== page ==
by Dave Welsh
San Francisco’s Black and Latino/a communities came together March 18 on the steps of City Hall to launch a united campaign to end police impunity in the officer-involved murders of Mario Woods, Alex Nieto and Amilcar Pérez López.
“This historic press conference has now married the struggle, the sacrifice, the sacred blood of Mario, Alex, Amilcar, Kenny Harding Jr. and a host of others” killed by police, said Christopher Muhammad, minister of the Nation of Islam. “Now we want to ‘marry’ [historically African American] Bayview Hunters Point and the Mission [home to many Latino/a communities], the Fillmore. We want to put the ring on and celebrate marriage, so that what happens in one community is the concern of all communities. …
“Our position is: These officers must be fired and charged with murder – not involuntary manslaughter. … This is called murder, with malice and forethought,” Muhammad said.
The new Black and Brown United Coalition coalesced after the shocking March 10 exoneration of police in a federal civil trial in the killing of Alex Nieto, 28, by a jury on which no Blacks or Latinas or Latinos had been selected to serve. Nieto was killed in 2014 in a hail of 59 police bullets while eating a burrito on Bernal Hill as he was getting ready to go to work.
People were also outraged that, within hours of the acquittal, one of the police shooters, Officer Roger Morse, tweeted a gloating response to the verdict, in what many interpreted as a threat to Nieto’s family: “How about burning down his house and tazing his friend who pressed charges?”
They see Black, Brown, poor coming together
“It’s about Black and Brown coming together,” said Oscar Salinas of the Amor for Alex Coalition. “[With this verdict] they made us stronger. They have woken up a giant in San Francisco. And guess what? They hide behind a code of blue silence, and we have to break this down.”
Phelicia Jones, co-chair of the Justice 4 Mario Woods Coalition and a member of Service Employees union Local 1021, said: “We stand together to fight as one, Black and Brown together, for justice for three young men, [aged] 28, 26 and 20, shot over 105 times by the police. We are telling San Francisco, you will not get away with murder.”
Citing the over 3,000 lynchings of Black people between 1880 and 1964, she said that in 2015 alone there were over 1,000 police killings in the U.S. “We must not be afraid to fight the powers that be,” she said. “They want us to be divided, but we’ve been talking, we’ve been sharing, we’ve been loving on each other. When you get married, it’s till death do us part.”
Brother Daniel Landry, from the Justice 4 Mario Woods group, said, “The only reason they’re listening to us at all, is because they see the Black, the Brown, the white, the poor coming together to challenge this city.” John Avalos and David Campos, members of the San Francisco Board of Supervisors, also spoke, demanding an end to impunity in the police killings.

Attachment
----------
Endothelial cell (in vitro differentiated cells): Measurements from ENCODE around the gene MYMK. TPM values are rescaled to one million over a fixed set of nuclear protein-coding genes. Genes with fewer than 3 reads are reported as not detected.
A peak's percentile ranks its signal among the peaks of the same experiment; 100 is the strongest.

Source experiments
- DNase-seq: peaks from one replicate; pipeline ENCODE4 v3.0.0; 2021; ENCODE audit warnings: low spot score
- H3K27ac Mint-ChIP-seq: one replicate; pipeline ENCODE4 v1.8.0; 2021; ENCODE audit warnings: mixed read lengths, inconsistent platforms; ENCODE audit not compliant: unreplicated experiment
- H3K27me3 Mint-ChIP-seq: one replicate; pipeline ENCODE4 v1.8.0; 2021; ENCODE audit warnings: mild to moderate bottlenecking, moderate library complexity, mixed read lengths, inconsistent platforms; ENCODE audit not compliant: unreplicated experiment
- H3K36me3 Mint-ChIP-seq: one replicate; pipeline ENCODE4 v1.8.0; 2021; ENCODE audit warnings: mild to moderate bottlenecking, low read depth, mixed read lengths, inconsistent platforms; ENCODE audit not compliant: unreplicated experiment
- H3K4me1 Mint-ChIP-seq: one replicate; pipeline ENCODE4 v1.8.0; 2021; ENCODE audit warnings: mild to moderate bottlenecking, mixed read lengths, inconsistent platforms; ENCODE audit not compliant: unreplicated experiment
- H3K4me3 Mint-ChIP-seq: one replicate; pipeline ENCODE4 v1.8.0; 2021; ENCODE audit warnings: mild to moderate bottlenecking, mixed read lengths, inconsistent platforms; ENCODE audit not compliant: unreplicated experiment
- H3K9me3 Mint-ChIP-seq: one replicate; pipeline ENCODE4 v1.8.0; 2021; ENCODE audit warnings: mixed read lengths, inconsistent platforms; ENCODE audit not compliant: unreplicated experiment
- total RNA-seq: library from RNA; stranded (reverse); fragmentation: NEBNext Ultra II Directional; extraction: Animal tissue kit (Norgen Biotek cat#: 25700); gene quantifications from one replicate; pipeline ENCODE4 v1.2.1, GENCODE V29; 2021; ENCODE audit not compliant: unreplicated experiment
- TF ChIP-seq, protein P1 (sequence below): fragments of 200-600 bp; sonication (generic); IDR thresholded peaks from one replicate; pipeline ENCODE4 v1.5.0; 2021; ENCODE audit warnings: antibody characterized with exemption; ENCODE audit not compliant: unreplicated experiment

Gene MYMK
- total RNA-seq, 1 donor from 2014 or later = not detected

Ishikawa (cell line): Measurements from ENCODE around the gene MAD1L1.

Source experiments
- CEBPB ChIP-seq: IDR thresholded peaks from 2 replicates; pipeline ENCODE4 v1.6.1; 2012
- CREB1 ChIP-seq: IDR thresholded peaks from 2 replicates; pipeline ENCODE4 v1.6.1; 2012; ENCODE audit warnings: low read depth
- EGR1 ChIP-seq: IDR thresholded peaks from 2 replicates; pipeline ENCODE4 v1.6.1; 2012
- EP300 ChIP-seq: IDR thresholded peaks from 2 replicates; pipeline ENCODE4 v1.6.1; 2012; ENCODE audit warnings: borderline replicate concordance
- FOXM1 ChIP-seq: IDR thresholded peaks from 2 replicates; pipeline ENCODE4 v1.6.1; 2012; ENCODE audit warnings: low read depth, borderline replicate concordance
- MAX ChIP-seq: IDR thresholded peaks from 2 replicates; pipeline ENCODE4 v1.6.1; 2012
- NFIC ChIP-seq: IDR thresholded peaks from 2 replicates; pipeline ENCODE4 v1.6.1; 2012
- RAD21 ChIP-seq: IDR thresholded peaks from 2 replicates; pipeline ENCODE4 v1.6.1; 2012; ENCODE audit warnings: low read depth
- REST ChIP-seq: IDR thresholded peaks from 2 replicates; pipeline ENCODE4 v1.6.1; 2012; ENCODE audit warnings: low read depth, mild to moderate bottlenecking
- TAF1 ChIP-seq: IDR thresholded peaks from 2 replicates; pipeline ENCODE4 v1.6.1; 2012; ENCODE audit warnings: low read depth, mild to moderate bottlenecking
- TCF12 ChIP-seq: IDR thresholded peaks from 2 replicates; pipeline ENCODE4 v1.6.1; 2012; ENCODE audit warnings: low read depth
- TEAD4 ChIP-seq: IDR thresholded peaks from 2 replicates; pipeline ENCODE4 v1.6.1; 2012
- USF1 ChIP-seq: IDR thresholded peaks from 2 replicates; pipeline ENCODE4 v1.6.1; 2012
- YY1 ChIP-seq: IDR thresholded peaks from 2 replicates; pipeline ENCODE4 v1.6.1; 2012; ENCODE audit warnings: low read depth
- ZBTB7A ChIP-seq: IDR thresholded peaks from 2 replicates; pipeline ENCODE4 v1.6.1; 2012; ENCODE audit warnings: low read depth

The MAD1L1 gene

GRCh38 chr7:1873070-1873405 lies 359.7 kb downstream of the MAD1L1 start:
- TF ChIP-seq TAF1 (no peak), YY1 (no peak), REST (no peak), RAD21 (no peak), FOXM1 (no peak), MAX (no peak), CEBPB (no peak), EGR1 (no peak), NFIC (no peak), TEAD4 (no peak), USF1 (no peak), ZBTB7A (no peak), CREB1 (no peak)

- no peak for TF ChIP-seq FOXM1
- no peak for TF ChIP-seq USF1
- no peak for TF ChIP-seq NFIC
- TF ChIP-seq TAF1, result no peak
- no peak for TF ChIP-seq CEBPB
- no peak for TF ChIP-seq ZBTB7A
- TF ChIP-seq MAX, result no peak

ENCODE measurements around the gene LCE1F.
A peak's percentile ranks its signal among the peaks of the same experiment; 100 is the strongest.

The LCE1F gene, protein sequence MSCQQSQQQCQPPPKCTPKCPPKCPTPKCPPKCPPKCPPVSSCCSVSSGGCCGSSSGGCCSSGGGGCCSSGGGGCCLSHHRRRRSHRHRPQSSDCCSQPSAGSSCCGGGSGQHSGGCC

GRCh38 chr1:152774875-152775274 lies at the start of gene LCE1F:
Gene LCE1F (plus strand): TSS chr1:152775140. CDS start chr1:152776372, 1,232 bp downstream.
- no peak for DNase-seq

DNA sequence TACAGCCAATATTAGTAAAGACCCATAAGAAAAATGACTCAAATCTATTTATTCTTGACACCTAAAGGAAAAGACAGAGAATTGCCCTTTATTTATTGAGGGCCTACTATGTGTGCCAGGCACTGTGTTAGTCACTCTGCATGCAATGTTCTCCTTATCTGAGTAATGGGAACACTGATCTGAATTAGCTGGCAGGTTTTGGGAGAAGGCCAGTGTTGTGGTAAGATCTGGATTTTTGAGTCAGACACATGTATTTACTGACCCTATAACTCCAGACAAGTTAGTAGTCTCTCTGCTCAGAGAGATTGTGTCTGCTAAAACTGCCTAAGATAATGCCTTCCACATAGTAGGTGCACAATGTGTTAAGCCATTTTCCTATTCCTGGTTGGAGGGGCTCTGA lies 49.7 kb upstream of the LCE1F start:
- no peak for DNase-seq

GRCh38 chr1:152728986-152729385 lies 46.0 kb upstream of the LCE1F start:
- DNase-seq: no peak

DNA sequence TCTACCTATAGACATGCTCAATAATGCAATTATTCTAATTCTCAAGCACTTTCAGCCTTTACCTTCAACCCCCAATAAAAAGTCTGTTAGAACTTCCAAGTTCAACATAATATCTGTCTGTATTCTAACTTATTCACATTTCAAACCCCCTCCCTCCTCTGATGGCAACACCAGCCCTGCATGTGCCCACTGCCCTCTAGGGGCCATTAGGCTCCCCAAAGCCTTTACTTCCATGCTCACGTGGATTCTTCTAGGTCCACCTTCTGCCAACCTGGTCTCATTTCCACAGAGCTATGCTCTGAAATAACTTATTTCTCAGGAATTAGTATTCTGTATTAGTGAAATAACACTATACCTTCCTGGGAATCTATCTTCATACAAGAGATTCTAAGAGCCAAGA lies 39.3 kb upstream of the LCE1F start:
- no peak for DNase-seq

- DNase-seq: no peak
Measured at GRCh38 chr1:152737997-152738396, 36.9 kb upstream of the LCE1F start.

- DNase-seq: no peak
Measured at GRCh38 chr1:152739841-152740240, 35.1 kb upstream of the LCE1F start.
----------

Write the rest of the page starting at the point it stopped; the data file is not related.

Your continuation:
Two young Black musicians performed a slow, moving rendition of Sam Cooke’s, “A Change is Gonna Come,” while a woman held up a sign that read, “CHILDREN – What do you want to be when you grow up – ALIVE.”
Developers decide that Bayview and the Mission are to be white
Many speakers connected the police killings with the wave of displacement and gentrification in Black and Brown communities. Minister Christopher Muhammad said San Francisco “has a policy of hiring rogue cops from other departments. If you show you are heavy-handed, quick-triggered and you police in Antioch, Vacaville, Fairfield – if you show you are willing to kill a Black or Brown – you can come to San Francisco and get a pay raise.
“Because the developers have determined that Bayview Hunters Point is to be white. The Mission is to be white. … So they send their shock troops, their Gestapo-minded police, to come in looking for any old excuse to shoot first and ask questions somewhere down the line.
“Remember now, this is not Mayor Trump, not some Republican administration,” Minister Muhammad continued. “San Francisco is a Democratic city, with a Democratic mayor, a Democratic Board of Supervisors, a Democratic governor and attorney general. … But when you get elected to public office, you’ve got to fit into a construct, where people make apologies for the big downtown developers.”
Ratcheting up the heat in a big-money Democratic city
“At the end of the day, when it comes to justice for Black and Brown, you get the same response as you got from former Gov. George Wallace in Alabama,” Muhammad said. “Chief [Greg] Suhr can lie to the world [about the police killings] and keep his job. Officers can write Ku Klux Klan-like text messages and keep their jobs. An officer can threaten Alex Nieto’s family with burning their house down and keep his job.
“This is an election year, and this is a big-money Democratic city. But we aim to ratchet up the heat. We have no reason to be silent. What the hell, it’s better to fight the power knowing we got an enemy who’s taken his mask off. We don’t need to be faked out with tricks and maneuvers. We want our supervisors to be angry as hell and fire some of these rogue cops.
“Fire Chief Suhr. … We’ve got to heighten all the contradictions today. The beauty of this movement is none of us is looking for a grant. You can keep your damn money; we don’t want it. You can’t compromise us with an offer of a job. I got a job. My job is to fight for justice for Mario, Alex and Amilcar.”
Dave Welsh, a retired letter carrier and delegate to the San Francisco Labor Council, can be reached at firstname.lastname@example.org. This story originally appeared in Workers World.